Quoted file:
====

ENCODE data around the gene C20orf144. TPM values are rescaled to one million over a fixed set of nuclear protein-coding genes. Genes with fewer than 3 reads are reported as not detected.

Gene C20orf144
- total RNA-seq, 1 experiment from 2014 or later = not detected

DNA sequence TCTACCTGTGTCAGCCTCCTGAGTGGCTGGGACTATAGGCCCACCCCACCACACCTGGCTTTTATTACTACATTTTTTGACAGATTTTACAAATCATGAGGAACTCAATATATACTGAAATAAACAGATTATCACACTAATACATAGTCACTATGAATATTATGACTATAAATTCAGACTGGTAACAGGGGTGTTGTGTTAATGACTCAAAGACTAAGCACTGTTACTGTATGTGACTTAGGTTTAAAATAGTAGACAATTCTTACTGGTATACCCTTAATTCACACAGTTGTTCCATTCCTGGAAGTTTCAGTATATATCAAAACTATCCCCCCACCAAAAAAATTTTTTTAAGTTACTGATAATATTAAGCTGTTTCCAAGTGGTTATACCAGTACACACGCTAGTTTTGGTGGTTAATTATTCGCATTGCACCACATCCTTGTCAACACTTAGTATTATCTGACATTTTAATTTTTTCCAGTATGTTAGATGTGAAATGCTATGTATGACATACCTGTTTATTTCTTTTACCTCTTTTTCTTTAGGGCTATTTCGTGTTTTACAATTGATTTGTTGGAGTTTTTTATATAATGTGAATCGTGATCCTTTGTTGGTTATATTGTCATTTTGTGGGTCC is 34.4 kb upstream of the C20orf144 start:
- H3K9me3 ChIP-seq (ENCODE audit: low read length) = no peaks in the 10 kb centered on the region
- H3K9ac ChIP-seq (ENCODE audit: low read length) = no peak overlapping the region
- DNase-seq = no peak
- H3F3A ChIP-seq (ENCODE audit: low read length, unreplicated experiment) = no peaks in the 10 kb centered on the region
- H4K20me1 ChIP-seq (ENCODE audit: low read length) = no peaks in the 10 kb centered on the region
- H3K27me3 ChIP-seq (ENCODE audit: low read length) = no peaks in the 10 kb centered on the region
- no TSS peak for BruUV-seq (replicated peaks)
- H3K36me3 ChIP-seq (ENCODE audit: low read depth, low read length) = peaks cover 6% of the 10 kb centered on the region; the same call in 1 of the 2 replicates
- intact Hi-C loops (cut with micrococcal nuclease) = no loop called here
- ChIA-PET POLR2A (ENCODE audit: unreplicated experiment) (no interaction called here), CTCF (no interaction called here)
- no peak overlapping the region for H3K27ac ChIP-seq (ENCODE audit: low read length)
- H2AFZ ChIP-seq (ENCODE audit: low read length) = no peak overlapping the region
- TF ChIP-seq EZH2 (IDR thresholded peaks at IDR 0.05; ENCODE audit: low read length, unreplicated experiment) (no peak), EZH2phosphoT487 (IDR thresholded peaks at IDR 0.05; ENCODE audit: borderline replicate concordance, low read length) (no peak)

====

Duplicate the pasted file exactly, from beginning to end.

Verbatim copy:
ENCODE data around the gene C20orf144. TPM values are rescaled to one million over a fixed set of nuclear protein-coding genes. Genes with fewer than 3 reads are reported as not detected.

Gene C20orf144
- total RNA-seq, 1 experiment from 2014 or later = not detected

DNA sequence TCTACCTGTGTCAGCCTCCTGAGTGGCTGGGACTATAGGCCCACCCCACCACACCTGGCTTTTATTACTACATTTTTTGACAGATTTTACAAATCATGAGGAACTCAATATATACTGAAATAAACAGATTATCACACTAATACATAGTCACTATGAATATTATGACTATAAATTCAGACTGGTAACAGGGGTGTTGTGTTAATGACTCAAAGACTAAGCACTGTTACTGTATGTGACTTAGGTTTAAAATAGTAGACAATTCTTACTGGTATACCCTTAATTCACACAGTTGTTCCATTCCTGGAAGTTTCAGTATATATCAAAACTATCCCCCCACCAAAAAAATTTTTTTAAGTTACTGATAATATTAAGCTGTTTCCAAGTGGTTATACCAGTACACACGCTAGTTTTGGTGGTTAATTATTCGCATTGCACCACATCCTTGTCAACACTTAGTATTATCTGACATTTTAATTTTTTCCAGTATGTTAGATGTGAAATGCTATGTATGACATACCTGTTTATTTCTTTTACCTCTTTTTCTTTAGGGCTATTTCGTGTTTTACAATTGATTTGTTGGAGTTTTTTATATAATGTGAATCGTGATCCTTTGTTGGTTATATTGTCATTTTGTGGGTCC is 34.4 kb upstream of the C20orf144 start:
- H3K9me3 ChIP-seq (ENCODE audit: low read length) = no peaks in the 10 kb centered on the region
- H3K9ac ChIP-seq (ENCODE audit: low read length) = no peak overlapping the region
- DNase-seq = no peak
- H3F3A ChIP-seq (ENCODE audit: low read length, unreplicated experiment) = no peaks in the 10 kb centered on the region
- H4K20me1 ChIP-seq (ENCODE audit: low read length) = no peaks in the 10 kb centered on the region
- H3K27me3 ChIP-seq (ENCODE audit: low read length) = no peaks in the 10 kb centered on the region
- no TSS peak for BruUV-seq (replicated peaks)
- H3K36me3 ChIP-seq (ENCODE audit: low read depth, low read length) = peaks cover 6% of the 10 kb centered on the region; the same call in 1 of the 2 replicates
- intact Hi-C loops (cut with micrococcal nuclease) = no loop called here
- ChIA-PET POLR2A (ENCODE audit: unreplicated experiment) (no interaction called here), CTCF (no interaction called here)
- no peak overlapping the region for H3K27ac ChIP-seq (ENCODE audit: low read length)
- H2AFZ ChIP-seq (ENCODE audit: low read length) = no peak overlapping the region
- TF ChIP-seq EZH2 (IDR thresholded peaks at IDR 0.05; ENCODE audit: low read length, unreplicated experiment) (no peak), EZH2phosphoT487 (IDR thresholded peaks at IDR 0.05; ENCODE audit: borderline replicate concordance, low read length) (no peak)